Even then, at the largest pediatric hospital on the West Coast, officials have had to get creative to keep up with the patient load, Holmes said.

"One thing that we just recently implemented to help is that we have many clinicians who are licensed nurses or therapists, or physicians like myself, who are in nonclinical roles in the organization. So we are engaging those licensed staff back in to help support and bridging that gap to support our nurses, physicians who are in direct line of patient care," Holmes said.

On Wednesday, Holmes said, through the hospital's Helping Hands program, he spent an hour and a half in the emergency department rather than doing his usual work. He checked on families and patients, handing out blankets and fruit pops. It gave him a chance to watch for problems and alert nurses if a child was getting sicker and needed medical attention right away.

"This allows the nursing team in the triage area to really focus on the sickest of the sick kids," Holmes said.

Although there is no specific treatment for RSV in healthy babies, recent developments around vaccines and therapies mean help could be on the way for busy hospitals.

There is only one monoclonal antibody treatment for patients who have pre-existing conditions or who were born prematurely. It's been available since 1998 and has made a significant difference, Deeter said.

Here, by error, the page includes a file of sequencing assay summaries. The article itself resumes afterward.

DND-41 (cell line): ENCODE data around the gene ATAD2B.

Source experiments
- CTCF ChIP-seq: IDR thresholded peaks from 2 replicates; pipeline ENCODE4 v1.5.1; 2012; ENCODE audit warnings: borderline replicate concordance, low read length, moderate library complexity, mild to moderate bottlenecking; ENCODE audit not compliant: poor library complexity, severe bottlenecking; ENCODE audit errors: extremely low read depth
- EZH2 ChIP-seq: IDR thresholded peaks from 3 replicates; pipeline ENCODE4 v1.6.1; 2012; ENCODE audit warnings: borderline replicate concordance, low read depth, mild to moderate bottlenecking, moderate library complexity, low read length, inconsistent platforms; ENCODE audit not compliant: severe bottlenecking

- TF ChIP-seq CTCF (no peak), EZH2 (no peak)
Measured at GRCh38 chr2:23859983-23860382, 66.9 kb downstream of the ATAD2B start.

"Once premature babies started to receive that, the numbers drastically dropped," she said. "It is incredibly rare at this point for us to put a baby on a ventilator for RSV. This tiny, fragile group is so well-protected by those injections; however, we still have thousands of babies coming in who didn't receive those injections who still need supportive care, and often, they're managed without a respiratory support system."

There are things parents of infants can do to prevent RSV, said Dr. Priya Soni, an assistant professor of pediatric infectious diseases at Cedars Sinai Medical Center. They're the simple behaviors everyone is familiar with from the Covid-19 pandemic: Thoroughly wash your hands, stay home if you're sick, and keep surfaces clean.

"The virus is a little more hardy on hard surfaces, so really cleaning those surfaces and hand-washing goes a long way with RSV, as well as limiting the child's exposure to infected respiratory secretions and droplets overall," said Soni, who wasn't involved in the new research.

The study's findings about the number of children who get RSV in the first months of life show how important it will be to have an immunization strategy for pregnant women, she said.

"Whatever we could do to close that gap for those young infants that are within the first six months of life, that may be really really prone to that RSV infection, will help," Soni said.

In the US, four RSV vaccines may be nearing review by the FDA. Globally, more than a dozen are going through trials. A preventive treatment for lower respiratory tract infections caused by RSV got the go-ahead from the European Commission last week.

These developments can be game-changers, experts say.

"Every pediatrician that I know has always been working very, very hard during Christmastime. We are always swamped with RSV patients every year," Bont said. "This or next year could be the last time that we actually see that, because it could really prevent the bulk of severe infection."

The-CNN-Wire